was enthralled by EXIT THROUGH THE GIFTSHOP, a documentary on the lines and rules separating graffiti, street art and commercial art. directed by the highly regaled street artist, banksy, who himself questioned the popularity of his works in the art world. he asks videographer thierry gueta to released his extensive video footage on graffiti and really show that “it’s not about the money.” rules are made to be broken, especially for these artists who ply their trade in the night but one guy really turned the whole thing around.
the film is hilarious and inspiring, the twists very smart and in the end you dont really know who or what you are rooting for. what defines an artist? who says you are one? the art world? yourself? his peers? this documentary is just awesome! in parts i began to question my own brand of art and then the film peels through another layer of the complexities and im taken into another roller coaster ride. critics questioned its authenticity, noting that thierry’s mr. brainwash was also banksy’s own makings. either way, it made for great entertainment and understanding that most of it is real. maybe.
the film received a nomination for best documentary at this year’s academy awards. im posting the trailer here:
after this movie, we then watched CATFISH, another documentary whose review i stumbled upon in the new york times. i got intrigued and didnt bother reading the rest of the writeup. words with “facebook” and “better than” got me at hello. it started off pretty decent, introducing us to nev, a hairy photographer, whose photos became inspiration for a young girl artist. his correspondence with this girl and her siblings on facebook became some sort of relationship with the whole family. whatever else happened afterwards i will not be telling you because you gotta see this for yourself. rollercoaster ride! awesome movie, watch!
*** a bit of a spoiler here, but, read on if you like.
it was serendipity, i guess, that we chanced upon GIFTSHOP and CATFISH one after the other. for CATFISH, we are introduced to an artist who lived in a small town hidden away from the world. no hope of leaving, no opportunities for recognition and fortune. it’s not really fame we are after, artists just need a little bit of acknowledgement for our existence and expression. i guess the same goes for every human being on the planet. im currently in my anxiety-ridden phase on whether i should be changing careers again, stop doing production design, wanting to do other stuff, finding myself yet again. for somebody who is actually doing what he was supposed to do, im ungrateful. here’s this suburban artist who never had the opportunity to study art school or pursue dreams then starts to create an online dream life to escape from her reality. that should slap me out of my whining!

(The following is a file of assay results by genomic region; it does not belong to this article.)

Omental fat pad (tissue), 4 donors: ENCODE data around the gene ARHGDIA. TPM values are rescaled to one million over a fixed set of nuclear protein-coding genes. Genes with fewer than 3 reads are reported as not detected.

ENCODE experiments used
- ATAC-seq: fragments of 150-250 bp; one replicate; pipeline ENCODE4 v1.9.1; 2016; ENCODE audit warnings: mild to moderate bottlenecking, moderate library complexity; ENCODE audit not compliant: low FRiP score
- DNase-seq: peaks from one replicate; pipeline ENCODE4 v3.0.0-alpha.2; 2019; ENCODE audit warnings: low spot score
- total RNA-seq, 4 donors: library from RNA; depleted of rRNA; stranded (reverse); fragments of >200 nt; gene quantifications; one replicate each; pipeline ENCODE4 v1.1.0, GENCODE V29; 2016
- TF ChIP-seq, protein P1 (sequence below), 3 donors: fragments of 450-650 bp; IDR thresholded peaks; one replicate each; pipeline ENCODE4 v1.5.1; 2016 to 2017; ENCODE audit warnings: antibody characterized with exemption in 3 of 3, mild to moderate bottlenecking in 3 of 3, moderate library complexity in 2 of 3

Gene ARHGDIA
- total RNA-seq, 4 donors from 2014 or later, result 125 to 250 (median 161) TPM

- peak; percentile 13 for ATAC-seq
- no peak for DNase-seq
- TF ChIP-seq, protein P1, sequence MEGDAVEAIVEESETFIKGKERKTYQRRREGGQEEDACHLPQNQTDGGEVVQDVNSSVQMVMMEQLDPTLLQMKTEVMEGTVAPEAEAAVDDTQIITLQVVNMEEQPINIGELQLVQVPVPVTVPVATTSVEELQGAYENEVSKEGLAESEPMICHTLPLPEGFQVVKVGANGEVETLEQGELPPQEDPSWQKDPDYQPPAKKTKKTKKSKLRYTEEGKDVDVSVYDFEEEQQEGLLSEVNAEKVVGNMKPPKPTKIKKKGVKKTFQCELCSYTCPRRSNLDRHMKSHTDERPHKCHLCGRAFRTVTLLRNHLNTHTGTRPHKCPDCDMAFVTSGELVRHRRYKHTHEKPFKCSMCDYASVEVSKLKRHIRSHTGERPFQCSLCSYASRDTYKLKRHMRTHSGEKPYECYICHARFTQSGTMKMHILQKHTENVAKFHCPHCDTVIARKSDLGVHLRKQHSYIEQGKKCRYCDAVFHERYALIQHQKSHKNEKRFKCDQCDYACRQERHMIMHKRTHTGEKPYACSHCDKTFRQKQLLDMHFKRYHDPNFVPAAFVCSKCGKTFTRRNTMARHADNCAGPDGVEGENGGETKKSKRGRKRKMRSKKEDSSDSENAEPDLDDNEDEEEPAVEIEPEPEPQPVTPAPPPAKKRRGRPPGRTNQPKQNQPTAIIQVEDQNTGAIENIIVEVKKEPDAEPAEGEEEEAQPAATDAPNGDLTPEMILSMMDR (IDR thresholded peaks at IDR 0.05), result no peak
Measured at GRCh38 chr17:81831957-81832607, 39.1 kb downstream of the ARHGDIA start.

bianca balbuena and i got to talking about this world we live in. there is a big difference between career and jobs. my ancestors took awhile before they appreciated my foray to fine arts instead of pursuing a professional course in college like architecture or engineering. we dont have jobs, we have careers. it’s not perfect but we earn a living and we dont have to slave off in offices 9-5 everyday. and we dont have uniforms!
for banksy, his art got the whole world buzzing enough to raise prices on street art and elevate it from just being graffiti. do more and it becomes kitsch, as what thierry has done. but these artists had found ways to do their art and be heard, in relation to the small-time dreamer artist from CATFISH who’s missing out a lot.
art is subjective, and the art world is political. heidi klum says it best, “one day you’re in, and the next day you’re out.”
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